Catholic at Home
Do you know what a Cricut machine is? It’s an electronic cutting machine that allows you to design and cut a variety of materials with an intricacy and precision that would be hard to duplicate by hand.
I received a Cricut as a Christmas gift last year, and I’ve loved using it to get back into crafting. Working with my hands to create unique cards and gifts is emotionally rewarding. It also normally provides some valuable stress relief.
One evening earlier this week, however, recognizing how quickly December seems to be flying by, I sat at my Cricut machine, after a long day at work, determined to get as many cards and gifts made as I could in the small amount of time I had.
The usual creative, relaxing work of designing templates, selecting papers, and hand-embossing and inking projects was lost in the rush, and in the pressure I felt to get things done.
The Cricut machine I use connects to my laptop via bluetooth. To make matters worse, there was some kind of internet issue, and wireless connection was weak. I kept getting kicked off, which added to my frustration. I didn’t have time for that!
There are different models of the Cricut machine — the Joy, the Explore, and the one I have is called the Cricut Maker. Each time I was dumped, an alert message popped up on the screen:
To continue, please connect your Maker
The more I was hit with that message, the more I began to smile—even laugh a little, and read it as, “To continue, please connect to your Maker.”
I took it as a sign to stop, take a breath, and slow down. I was not joyful in my haste to get my crafting done. And, these things were going to be gifts! That’s not the energy I wanted behind sharing something handmade with someone I care about.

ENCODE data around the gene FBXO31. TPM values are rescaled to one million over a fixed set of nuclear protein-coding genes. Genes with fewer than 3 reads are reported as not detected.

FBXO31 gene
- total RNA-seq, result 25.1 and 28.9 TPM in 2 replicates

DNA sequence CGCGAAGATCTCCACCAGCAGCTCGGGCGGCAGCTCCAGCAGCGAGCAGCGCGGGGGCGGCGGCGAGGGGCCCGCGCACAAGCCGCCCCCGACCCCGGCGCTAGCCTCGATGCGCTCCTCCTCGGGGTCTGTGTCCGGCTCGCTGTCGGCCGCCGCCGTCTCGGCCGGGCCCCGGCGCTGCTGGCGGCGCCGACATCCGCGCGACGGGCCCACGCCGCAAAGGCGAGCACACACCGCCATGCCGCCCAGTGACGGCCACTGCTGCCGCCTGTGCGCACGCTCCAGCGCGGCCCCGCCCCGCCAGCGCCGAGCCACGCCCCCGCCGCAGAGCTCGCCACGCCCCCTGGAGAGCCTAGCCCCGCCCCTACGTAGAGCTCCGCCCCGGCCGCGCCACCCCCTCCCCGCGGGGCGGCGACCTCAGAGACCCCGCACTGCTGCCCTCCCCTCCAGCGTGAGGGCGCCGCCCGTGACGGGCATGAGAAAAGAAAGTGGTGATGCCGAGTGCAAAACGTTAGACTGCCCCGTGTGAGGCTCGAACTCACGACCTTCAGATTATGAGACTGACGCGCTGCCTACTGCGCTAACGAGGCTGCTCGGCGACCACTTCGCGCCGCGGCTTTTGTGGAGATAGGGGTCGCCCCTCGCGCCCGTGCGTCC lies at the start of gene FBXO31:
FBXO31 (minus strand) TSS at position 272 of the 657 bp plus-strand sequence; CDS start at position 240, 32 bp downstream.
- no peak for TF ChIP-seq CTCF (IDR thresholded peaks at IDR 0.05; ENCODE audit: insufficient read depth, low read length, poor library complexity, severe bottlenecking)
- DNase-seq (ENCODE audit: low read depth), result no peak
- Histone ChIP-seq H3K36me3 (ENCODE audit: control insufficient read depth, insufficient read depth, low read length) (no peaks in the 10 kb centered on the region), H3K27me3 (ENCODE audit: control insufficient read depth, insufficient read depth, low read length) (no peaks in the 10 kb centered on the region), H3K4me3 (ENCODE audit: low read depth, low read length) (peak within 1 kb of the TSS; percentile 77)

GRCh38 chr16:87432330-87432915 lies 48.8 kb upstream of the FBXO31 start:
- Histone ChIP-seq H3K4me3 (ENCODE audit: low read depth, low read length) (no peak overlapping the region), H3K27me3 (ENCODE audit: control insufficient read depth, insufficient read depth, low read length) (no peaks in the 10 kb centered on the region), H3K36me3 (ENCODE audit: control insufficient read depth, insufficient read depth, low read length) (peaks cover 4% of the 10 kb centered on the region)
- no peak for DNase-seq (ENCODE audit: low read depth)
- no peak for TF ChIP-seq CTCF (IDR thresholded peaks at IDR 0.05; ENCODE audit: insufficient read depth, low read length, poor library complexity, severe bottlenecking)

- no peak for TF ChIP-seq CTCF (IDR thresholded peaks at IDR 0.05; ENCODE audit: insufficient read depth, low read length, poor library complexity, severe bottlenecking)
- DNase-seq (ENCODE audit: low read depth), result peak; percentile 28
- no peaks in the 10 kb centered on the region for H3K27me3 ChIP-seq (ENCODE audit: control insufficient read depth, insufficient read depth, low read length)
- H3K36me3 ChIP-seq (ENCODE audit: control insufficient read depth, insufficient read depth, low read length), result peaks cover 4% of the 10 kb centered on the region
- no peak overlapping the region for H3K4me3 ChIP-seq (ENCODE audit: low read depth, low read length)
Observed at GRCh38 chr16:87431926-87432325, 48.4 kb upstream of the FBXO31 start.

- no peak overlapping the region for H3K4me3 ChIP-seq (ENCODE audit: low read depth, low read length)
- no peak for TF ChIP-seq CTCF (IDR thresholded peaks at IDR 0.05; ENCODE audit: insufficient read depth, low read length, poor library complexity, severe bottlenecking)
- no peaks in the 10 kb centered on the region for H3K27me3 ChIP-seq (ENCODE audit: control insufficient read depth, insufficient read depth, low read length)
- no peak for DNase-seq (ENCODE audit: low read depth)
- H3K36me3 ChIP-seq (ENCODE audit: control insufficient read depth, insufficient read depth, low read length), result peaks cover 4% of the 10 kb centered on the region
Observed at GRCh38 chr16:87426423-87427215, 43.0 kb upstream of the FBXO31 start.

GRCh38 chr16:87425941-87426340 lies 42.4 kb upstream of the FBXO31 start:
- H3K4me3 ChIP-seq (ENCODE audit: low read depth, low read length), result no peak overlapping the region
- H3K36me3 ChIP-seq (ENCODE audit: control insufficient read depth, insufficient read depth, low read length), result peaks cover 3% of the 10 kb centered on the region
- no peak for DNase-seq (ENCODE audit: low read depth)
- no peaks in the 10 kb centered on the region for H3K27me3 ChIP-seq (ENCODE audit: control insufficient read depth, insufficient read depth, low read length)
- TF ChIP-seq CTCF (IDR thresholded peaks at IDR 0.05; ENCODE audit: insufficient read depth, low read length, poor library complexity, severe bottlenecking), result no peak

Bigger than that, I lost touch with the meaning and purpose of Advent and Christmas. I truly needed to reconnect to my Maker!
The BLESSING of a weak internet signal allowed me to do that. In just a few minutes, I felt more peace, and more happiness in my heart. I reeled it all in, and set more manageable expectations for myself. I stopped rushing and started focusing on the person I was making the gift for, and why.
Since then, I’ve given time to making just a couple of projects a night. The feeling of joy is back. And, once again, I look forward to the time to unwind and create things I hope will bring smiles to the faces of those I care about.
These last days leading up to Christmas can start to feel hectic. We can start to burn out, and that puts us at risk of not being able to be fully present to enjoy all the beauty of this holy time. I share this story with you, hoping that the lesson I learned from my Maker will help you to slow things down a little, and focus on the bigger meaning of the season.
Merry Christmas and a Happy, Healthy New Year to you and those you love.